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I don't understand the appeal of using a bunch of equipment not intended to run a SepEx motor to do what a SepEx controller is designed to do... but it should be possible.

The problem with regeneration is inherent with choosing constant-current field control. The obvious solution is to use another controller for the field: the regenerative braking torque would be determined by the field controller's current output, and you could control the field current in coordination with the rotor current. The problem is building the system to coordinate the two controllers (for rotor and field); that's already done for you in a SepEx controller.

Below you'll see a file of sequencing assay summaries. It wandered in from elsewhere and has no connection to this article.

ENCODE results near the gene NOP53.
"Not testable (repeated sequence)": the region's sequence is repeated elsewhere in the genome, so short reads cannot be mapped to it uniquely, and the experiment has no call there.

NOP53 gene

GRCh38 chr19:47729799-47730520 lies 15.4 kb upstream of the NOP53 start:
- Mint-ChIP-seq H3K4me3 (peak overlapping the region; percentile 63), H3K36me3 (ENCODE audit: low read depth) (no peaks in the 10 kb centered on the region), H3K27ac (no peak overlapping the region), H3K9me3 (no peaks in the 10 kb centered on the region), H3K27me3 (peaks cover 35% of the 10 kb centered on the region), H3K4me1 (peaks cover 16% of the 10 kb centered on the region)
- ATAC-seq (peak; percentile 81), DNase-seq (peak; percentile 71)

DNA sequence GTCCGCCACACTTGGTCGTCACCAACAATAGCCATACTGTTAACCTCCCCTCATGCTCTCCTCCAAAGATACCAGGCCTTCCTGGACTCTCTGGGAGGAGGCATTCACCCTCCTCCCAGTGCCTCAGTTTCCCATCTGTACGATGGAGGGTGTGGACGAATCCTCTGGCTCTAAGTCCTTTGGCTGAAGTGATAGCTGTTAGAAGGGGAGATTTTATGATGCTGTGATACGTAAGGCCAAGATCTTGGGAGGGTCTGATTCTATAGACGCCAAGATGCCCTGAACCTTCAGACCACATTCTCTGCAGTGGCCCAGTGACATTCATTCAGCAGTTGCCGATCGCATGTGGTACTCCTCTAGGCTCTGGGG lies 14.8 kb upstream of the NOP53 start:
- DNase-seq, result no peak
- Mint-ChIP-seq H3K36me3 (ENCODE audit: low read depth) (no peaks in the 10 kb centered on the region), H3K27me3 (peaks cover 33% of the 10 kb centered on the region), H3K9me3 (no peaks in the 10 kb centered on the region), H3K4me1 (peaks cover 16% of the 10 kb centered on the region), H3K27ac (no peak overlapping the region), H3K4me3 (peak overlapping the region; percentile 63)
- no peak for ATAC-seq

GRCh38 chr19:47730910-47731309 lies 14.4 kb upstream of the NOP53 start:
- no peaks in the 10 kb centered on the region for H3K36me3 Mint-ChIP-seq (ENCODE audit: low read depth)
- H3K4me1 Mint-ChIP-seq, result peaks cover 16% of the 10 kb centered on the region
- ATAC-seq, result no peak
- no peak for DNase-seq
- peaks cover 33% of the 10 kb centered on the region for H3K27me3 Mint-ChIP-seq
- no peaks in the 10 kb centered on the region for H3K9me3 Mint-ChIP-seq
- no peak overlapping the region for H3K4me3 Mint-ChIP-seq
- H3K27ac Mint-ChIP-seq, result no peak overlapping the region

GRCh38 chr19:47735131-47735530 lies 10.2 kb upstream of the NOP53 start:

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Discussion Starter #3
I don't understand the appeal of using a bunch of equipment not intended to run a SepEx motor to do what a SepEx controller is designed to do... but it should be possible.

The problem with regeneration is inherent with choosing constant-current field control. The obvious solution is to use another controller for the field: the regenerative braking torque would be determined by the field controller's current output, and you could control the field current in coordination with the rotor current. The problem is building the system to coordinate the two controllers (for rotor and field); that's already done for you in a SepEx controller.
Well Brian,